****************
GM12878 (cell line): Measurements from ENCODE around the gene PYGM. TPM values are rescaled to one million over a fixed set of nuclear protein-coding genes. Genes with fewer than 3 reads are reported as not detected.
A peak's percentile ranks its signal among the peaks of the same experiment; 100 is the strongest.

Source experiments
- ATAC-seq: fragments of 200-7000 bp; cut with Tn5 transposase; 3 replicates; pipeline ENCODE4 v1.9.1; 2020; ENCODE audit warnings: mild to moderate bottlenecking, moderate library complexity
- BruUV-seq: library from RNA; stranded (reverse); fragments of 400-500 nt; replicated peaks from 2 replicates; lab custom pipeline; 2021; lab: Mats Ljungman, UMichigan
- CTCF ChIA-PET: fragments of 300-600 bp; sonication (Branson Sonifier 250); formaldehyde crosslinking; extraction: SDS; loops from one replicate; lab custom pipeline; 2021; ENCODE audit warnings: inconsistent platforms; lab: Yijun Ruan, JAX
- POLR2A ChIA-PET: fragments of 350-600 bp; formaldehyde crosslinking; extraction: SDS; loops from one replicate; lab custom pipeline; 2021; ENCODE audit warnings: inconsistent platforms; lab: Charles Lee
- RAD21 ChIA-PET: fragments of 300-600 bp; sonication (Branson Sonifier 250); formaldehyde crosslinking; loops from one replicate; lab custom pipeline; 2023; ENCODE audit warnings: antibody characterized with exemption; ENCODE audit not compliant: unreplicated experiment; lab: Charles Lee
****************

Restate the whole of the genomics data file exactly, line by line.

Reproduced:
GM12878 (cell line): Measurements from ENCODE around the gene PYGM. TPM values are rescaled to one million over a fixed set of nuclear protein-coding genes. Genes with fewer than 3 reads are reported as not detected.
A peak's percentile ranks its signal among the peaks of the same experiment; 100 is the strongest.

Source experiments
- ATAC-seq: fragments of 200-7000 bp; cut with Tn5 transposase; 3 replicates; pipeline ENCODE4 v1.9.1; 2020; ENCODE audit warnings: mild to moderate bottlenecking, moderate library complexity
- BruUV-seq: library from RNA; stranded (reverse); fragments of 400-500 nt; replicated peaks from 2 replicates; lab custom pipeline; 2021; lab: Mats Ljungman, UMichigan
- CTCF ChIA-PET: fragments of 300-600 bp; sonication (Branson Sonifier 250); formaldehyde crosslinking; extraction: SDS; loops from one replicate; lab custom pipeline; 2021; ENCODE audit warnings: inconsistent platforms; lab: Yijun Ruan, JAX
- POLR2A ChIA-PET: fragments of 350-600 bp; formaldehyde crosslinking; extraction: SDS; loops from one replicate; lab custom pipeline; 2021; ENCODE audit warnings: inconsistent platforms; lab: Charles Lee
- RAD21 ChIA-PET: fragments of 300-600 bp; sonication (Branson Sonifier 250); formaldehyde crosslinking; loops from one replicate; lab custom pipeline; 2023; ENCODE audit warnings: antibody characterized with exemption; ENCODE audit not compliant: unreplicated experiment; lab: Charles Lee